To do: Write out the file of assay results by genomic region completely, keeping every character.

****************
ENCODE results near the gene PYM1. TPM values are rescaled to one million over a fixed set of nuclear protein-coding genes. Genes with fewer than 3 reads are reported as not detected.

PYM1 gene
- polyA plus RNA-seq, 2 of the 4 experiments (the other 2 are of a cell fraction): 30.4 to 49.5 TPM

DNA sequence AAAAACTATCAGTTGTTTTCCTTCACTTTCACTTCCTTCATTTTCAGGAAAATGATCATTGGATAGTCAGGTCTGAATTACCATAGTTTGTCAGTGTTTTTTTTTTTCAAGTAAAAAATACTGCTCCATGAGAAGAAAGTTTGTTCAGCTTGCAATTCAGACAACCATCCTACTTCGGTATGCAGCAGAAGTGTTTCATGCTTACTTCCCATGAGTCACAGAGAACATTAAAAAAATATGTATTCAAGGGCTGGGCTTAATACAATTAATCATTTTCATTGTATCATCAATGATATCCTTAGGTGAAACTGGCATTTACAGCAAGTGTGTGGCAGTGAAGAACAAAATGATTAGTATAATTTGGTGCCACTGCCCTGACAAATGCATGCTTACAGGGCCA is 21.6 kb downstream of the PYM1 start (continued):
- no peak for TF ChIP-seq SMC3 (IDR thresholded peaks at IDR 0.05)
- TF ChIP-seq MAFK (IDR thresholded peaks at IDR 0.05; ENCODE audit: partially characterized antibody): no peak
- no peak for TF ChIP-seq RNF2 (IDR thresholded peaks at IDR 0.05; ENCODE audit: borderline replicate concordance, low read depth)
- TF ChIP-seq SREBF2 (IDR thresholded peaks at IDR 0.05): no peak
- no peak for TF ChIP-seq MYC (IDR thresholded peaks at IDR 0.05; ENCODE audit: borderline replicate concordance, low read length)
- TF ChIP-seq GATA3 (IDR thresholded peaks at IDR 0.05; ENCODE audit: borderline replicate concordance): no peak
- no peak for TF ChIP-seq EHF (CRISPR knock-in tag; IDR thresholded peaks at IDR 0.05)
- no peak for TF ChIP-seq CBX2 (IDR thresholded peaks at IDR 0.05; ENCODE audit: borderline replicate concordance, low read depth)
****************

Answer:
ENCODE results near the gene PYM1. TPM values are rescaled to one million over a fixed set of nuclear protein-coding genes. Genes with fewer than 3 reads are reported as not detected.

PYM1 gene
- polyA plus RNA-seq, 2 of the 4 experiments (the other 2 are of a cell fraction): 30.4 to 49.5 TPM

DNA sequence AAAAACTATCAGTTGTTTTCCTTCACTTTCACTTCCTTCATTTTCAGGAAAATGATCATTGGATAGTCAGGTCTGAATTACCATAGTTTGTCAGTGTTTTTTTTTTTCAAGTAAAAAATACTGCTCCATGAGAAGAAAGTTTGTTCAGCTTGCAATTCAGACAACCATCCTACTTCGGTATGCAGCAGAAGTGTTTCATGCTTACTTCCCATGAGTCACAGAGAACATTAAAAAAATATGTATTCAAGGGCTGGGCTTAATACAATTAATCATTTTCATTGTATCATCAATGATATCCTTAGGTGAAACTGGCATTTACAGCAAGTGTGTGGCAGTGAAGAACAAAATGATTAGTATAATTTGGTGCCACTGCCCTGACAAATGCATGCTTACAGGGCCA is 21.6 kb downstream of the PYM1 start (continued):
- no peak for TF ChIP-seq SMC3 (IDR thresholded peaks at IDR 0.05)
- TF ChIP-seq MAFK (IDR thresholded peaks at IDR 0.05; ENCODE audit: partially characterized antibody): no peak
- no peak for TF ChIP-seq RNF2 (IDR thresholded peaks at IDR 0.05; ENCODE audit: borderline replicate concordance, low read depth)
- TF ChIP-seq SREBF2 (IDR thresholded peaks at IDR 0.05): no peak
- no peak for TF ChIP-seq MYC (IDR thresholded peaks at IDR 0.05; ENCODE audit: borderline replicate concordance, low read length)
- TF ChIP-seq GATA3 (IDR thresholded peaks at IDR 0.05; ENCODE audit: borderline replicate concordance): no peak
- no peak for TF ChIP-seq EHF (CRISPR knock-in tag; IDR thresholded peaks at IDR 0.05)
- no peak for TF ChIP-seq CBX2 (IDR thresholded peaks at IDR 0.05; ENCODE audit: borderline replicate concordance, low read depth)